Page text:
2017 promises to be another interesting year on the pensions front. With Brexit a continuous backdrop - we await the judgment on whether a parliamentary vote is needed to trigger Article 50 and the detail of the Great Repeal Bill - there is some speculation that no brand new pensions legislation is likely to arise, but Treasury can sometimes surprise us. We set out below a number of issues to assist you with your pensions legal planning for 2017 - with or without any new pensions legislation, there is certainly plenty to consider.

Several important pensions cases are also due to be heard by the Courts during the year, which may have implications for employers and trustees of other pension plans. We will keep you updated on these and other legal developments during 2017 via our monthly Updates.


The VAT treatment of services to defined benefit pension plans is an issue that will need to be addressed in 2017. Following the European case of PPG, HMRC had confirmed that the current difference in treatment of management/administration services on the one hand and investment services on the other would cease to apply from December 2016. HMRC has now extended the deadline until 31 December 2017. The current practice permits VAT to be recovered by the employer on services regarded as part of the employer's business activities (including actuarial and legal expenses). Concessionary treatment allows 30% recovery on combined invoices relating to investment and administration services. From 31 December 2017, new arrangements will need to be made in order to recover VAT on these services. Various potential options are being discussed but we still await the full revised guidance and clarification from HMRC on this. The VAT savings for individual employers and the suitability of the various options will vary from employer to employer: employers should consider their own position well in advance of the December 2017 deadline. We will alert you when the full guidance is available via our monthly Updates.


As mentioned in our December Update, the Government has published a consultation paper which includes consultation on equalising pensions for the effect of inequalities caused by Guaranteed Minimum Pensions (GMPs). The consultation proposes a new method for the equalisation of GMPs but makes it clear that it is only a proposal, would not be mandatory and would not constitute legal confirmation that the proposed methodology would meet the equalisation requirements. This will be of interest to the majority of plans with GMPs that have not taken action to equalise. Further details are included in our December Update. The consultation period ends on 15 January 2017 and trustees and sponsoring employers will wish to continue to monitor developments and reassess the position in the light of the outcome of the consultation.


The total estimated PPF levy for 2017/18 is 615 million, the same as for 2016/17. Key actions and dates for trustees and employers are:

Click here to view table. 

The PPF will take into account information submitted on Exchange by these deadlines in the correct format when calculating a plan's PPF levy. Note that some deadlines are 5pm on the relevant date whilst others are midnight.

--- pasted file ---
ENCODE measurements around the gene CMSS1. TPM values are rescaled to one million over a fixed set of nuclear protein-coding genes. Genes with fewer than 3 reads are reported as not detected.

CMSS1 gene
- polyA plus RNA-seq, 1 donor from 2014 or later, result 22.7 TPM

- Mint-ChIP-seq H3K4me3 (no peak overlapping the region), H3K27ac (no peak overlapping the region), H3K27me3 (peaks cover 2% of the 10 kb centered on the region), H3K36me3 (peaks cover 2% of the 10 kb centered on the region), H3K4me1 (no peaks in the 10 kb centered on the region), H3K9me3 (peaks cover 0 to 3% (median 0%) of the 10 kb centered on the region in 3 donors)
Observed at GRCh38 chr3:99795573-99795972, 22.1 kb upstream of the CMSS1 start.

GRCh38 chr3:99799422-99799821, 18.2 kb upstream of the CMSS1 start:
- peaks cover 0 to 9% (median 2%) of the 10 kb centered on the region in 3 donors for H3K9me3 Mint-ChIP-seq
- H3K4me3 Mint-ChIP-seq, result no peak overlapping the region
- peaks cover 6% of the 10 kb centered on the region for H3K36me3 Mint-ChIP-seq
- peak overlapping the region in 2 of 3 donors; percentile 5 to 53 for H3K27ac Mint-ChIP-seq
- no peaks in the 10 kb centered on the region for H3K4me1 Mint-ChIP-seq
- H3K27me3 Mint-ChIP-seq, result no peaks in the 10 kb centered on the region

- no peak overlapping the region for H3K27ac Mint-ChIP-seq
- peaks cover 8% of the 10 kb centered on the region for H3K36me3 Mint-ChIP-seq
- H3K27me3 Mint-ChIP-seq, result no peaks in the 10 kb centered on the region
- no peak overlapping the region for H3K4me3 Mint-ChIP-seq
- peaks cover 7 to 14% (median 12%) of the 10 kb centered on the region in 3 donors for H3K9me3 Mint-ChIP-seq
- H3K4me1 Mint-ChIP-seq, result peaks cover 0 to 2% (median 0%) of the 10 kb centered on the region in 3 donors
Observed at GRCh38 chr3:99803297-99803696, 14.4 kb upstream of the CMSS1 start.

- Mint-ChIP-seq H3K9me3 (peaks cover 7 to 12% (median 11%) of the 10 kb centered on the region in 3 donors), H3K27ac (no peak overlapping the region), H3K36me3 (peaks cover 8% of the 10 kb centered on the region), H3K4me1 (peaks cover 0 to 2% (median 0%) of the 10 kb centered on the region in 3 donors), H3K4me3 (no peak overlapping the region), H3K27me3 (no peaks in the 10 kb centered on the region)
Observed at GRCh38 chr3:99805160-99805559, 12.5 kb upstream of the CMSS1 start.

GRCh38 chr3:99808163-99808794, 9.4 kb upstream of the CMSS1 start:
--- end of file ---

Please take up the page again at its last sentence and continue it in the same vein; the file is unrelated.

Individual Protection 2014 deadline: 5 April 2017 - when the Lifetime Allowance (LTA) was reduced to 1.25 million at 6 April 2014, individuals could apply for "Individual Protection 2014" (IP 2014) to protect pension savings with a value of more than 1.25 million at 5 April 2014. The deadline for applying for this is 5 April 2017 and applications must be submitted online via the HMRC website. Protected status is an issue primarily for individuals - the individual and not the employer will have knowledge of his or her total pension savings and it is the individual who must apply to HMRC for protection. However, employers may wish to consider communicating the deadline to their workforce, in particular where they have issued communications on the issue previously.

Fixed rate GMP revaluation deadline: 5 April 2017 - when contracting-out was abolished at 5 April 2016 a technical issue arose as to when a plan could switch to fixed rate revaluation rather than using section 148 orders. Plans have typically been set up to follow the legislation and so permit the switch when contracted-out employment ends. But for plans that have continuing pensionable service after contracted-out employment ended at 5 April 2016, this may have created a problem, depending on the wording of the plan rules. Many plans can amend their rules to address this. Others, in particular those with restrictions in their power of amendment, can only do so by using a resolution procedure introduced by the Government to address the issue. Any such resolution must be passed before 6 April 2017 so trustees should consider if any amendment needs to be made to plan rules to retain this flexibility- using the plan's power of amendment or the resolution procedure - in good time before the resolution deadline.


The increased focus on DC charges is set to continue in 2017 with implications for both trustees and employers with DC arrangements. Master trusts are also due to become subject to greater governance requirements: